By this point, many Pelican Bomb readers have seen “NOLA NOW, Part I: Swagger for a Lost Magnificence,” the thirty-five-artist snapshot of art practices in New Orleans on view at the Contemporary Arts Center. Far less may be aware of the short essays that Amy Mackie, Director of Visual Arts and curator of the show, has been writing. Before taking a break for the holidays, the Pelican wanted to share one of Mackie’s earliest essays from the series. In the weeks to come she’ll be adding more, so check back in at nolanow.cacno.org. But this one, in which Mackie muses on memory and silence, exemplifies the contemplative, hopeful spirit that characterizes the season with the passing of one year to the next.
See you in 2012!
My apartment, housed in a building that was once Mintz & Mintz Furniture, overlooks the Civic Theater. Built in 1906 by local architect Sam Stone, it is the oldest surviving theater in New Orleans. First a playhouse known as the Shubert (intended by the Shubert Brothers of New York to be the New Orleans branch of their nationwide chain of theaters), later called the Lafayette, the Star, and the Poche, over the years it also functioned as a movie theater as well as a venue for live acts. For a short time in the 1970s it was a Studio 54-esque discotheque called simply, Civic Disco. From Vaudeville to John Coltrane, the Civic served an important role in the cultural landscape of New Orleans. Ask any taxi driver in the city and he’ll tell you a story about this theater. Since I arrived in January, I’ve spent countless hours staring at the roof of this empty building and finally, a few weeks ago, I got a peek inside. I was not disappointed. Remnants of its magnificence remain and though it now bears the mark of time, it stands as a repository of memories and moments that permeates the structure. It is, but one of numerous such buildings throughout a city that seems to have found a way to outwit time. The legacy of this building has remained on my mind over the last several months as I began visiting artists’ studios in an attempt to gauge the creative temperature of the city (even more so, when I discovered that it is in the midst of being renovated). In many ways it has become a metaphor for me, encompassing all that is lost and found in this mythical place. Unstable at best, New Orleans is relentlessly resilient—and its large population of musicians, writers, performers, and artists are the heart and soul of the city.
As we considered the placement of his work in the exhibition, composer Duane Pitre and I discussed “sympathetic vibrations,” the spontaneous response to sound energy that is most often experienced when sound waves reverberate on glass or even another instrument. The notion that creative practices are also a series of this same kind of vibration has directed me through the body of work that populates "Swagger for a Lost Magnificence." Quite fittingly, the exhibition occupies a space that has in many ways been lost. Like so many buildings in New Orleans, the history of the building at 900 Camp Street where the Contemporary Arts Center is located is rich. I was told it once stored pelts, but it is most commonly remembered at the headquarters of the beloved drugstore chain K & B (more on this in future posts). Founded in 1976 by a group of artists, writers, and patrons who were active participants in the city’s art scene at that time (and many who still are), the third floor of the Contemporary Arts Center was never used for exhibitions. The creaks and groans of the old warehouse, and the third floor in particular, are a constant reminder of its past.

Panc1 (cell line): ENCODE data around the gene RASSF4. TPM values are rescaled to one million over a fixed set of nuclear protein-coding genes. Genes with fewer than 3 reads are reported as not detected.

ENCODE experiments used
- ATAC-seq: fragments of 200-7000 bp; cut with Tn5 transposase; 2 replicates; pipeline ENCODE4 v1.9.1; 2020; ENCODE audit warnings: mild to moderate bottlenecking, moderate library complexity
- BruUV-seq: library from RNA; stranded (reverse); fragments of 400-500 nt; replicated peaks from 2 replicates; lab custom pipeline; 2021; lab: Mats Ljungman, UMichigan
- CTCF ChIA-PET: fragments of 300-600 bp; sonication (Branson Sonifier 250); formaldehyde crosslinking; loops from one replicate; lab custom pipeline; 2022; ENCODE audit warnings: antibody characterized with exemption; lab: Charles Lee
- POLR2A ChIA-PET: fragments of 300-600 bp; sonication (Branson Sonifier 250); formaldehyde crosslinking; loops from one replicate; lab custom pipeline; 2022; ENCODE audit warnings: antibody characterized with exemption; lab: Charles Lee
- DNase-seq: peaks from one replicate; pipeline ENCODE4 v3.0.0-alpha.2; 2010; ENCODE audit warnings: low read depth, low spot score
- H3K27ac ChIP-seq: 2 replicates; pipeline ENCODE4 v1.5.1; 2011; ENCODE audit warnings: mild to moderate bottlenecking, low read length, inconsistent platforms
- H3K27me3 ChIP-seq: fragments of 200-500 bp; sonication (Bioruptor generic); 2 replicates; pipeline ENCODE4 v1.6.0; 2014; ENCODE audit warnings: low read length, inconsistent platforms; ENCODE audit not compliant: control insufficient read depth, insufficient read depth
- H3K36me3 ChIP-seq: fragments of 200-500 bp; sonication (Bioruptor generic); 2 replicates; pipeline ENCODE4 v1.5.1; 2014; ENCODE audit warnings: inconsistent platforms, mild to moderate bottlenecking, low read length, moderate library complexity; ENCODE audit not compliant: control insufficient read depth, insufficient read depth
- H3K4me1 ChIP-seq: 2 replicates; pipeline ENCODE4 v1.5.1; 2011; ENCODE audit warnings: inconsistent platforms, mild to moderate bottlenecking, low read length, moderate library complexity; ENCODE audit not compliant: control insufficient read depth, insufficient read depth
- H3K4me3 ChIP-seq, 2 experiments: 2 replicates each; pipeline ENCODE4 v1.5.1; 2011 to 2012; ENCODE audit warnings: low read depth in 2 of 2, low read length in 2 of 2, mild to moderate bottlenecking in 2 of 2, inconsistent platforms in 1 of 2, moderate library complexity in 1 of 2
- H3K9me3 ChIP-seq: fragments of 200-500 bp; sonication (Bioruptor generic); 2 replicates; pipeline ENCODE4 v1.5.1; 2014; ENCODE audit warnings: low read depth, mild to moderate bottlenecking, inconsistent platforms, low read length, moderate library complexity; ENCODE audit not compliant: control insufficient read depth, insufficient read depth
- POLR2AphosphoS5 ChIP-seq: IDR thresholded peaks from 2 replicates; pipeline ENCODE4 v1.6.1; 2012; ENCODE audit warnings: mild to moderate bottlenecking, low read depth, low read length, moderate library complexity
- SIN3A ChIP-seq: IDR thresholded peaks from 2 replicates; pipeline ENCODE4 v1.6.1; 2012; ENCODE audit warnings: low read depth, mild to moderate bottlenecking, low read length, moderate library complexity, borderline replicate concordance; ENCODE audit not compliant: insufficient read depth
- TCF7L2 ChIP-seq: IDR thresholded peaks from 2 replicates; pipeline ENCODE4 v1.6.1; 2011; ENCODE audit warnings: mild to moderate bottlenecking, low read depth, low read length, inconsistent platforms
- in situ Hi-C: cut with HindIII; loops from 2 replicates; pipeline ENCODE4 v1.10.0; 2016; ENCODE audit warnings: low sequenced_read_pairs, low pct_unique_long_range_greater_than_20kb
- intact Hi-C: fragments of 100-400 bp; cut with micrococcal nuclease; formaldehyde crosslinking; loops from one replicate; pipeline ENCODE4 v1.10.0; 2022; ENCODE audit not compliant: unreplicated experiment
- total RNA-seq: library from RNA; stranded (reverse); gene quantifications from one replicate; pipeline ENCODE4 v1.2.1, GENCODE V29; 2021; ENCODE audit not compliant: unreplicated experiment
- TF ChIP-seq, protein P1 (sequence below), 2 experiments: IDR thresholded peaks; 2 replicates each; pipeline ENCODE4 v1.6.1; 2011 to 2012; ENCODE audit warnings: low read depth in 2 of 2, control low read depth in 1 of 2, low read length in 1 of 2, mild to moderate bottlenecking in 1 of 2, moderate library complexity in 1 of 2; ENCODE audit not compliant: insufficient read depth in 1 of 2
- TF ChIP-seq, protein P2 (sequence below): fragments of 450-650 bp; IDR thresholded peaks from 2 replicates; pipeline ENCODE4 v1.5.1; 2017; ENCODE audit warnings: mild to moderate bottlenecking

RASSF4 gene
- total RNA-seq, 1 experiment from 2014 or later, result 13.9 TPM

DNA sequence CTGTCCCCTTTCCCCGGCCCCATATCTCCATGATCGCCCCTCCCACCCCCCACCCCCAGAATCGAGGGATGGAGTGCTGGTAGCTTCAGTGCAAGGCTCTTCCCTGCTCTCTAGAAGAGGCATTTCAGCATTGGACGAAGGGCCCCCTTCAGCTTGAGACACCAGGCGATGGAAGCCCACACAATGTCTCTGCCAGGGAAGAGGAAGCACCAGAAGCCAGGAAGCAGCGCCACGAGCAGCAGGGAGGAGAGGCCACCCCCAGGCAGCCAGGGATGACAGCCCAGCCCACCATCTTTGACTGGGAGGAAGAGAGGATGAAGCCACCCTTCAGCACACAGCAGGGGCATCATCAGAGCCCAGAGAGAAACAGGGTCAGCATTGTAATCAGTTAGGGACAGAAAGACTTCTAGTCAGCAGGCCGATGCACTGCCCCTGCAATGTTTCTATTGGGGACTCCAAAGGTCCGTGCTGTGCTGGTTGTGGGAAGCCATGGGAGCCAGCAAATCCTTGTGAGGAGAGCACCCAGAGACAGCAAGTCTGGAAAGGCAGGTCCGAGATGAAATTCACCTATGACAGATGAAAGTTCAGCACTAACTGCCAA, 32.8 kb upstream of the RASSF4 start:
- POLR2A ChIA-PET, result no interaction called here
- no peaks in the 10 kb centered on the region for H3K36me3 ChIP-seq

With so much ambient noise, it was important to think carefully about how a composition of ambient sound might resonate in this kind of space. Pitre composed Feel Free when he moved to New Orleans in 2010 after spending nine years in New York City. Back in his hometown, Pitre embraced a return to silence that is virtually impossible to attain in a metropolis like New York. The subtle nuances of silence, which is never completely absent of sound, inspired this composition. Pitre describes it as “touching on the sporadic, yet orderly nature of self-organizing systems, such as wind chimes.” Using pre-recorded guitar string harmonics, the forty-five minute composition of Feel Free is “constantly changing and subtly evolving, creating melodic patterns that never repeat, though seem familiar.” Filling the gigantic warehouse floor that hosts "Swagger for a Lost Magnificence," Pitre’s composition creates a hauntingly enchanting atmosphere. As the only sound work in the exhibition, Feel Free sets the tone for the visual works presented in the space and in the best possible scenario, it is the soundtrack visitors take with them long after they’ve left. The composition is audible from my office on the second floor of the building, and sometimes, I still hear it, even when the speakers are not on.
“NOLA NOW, Part I: Swagger for a Lost Magnificence” on view through January 29, 2012 at the Contemporary Arts Center, New Orleans.
Listen to an excerpt from Duane Pitre's Feel Free here.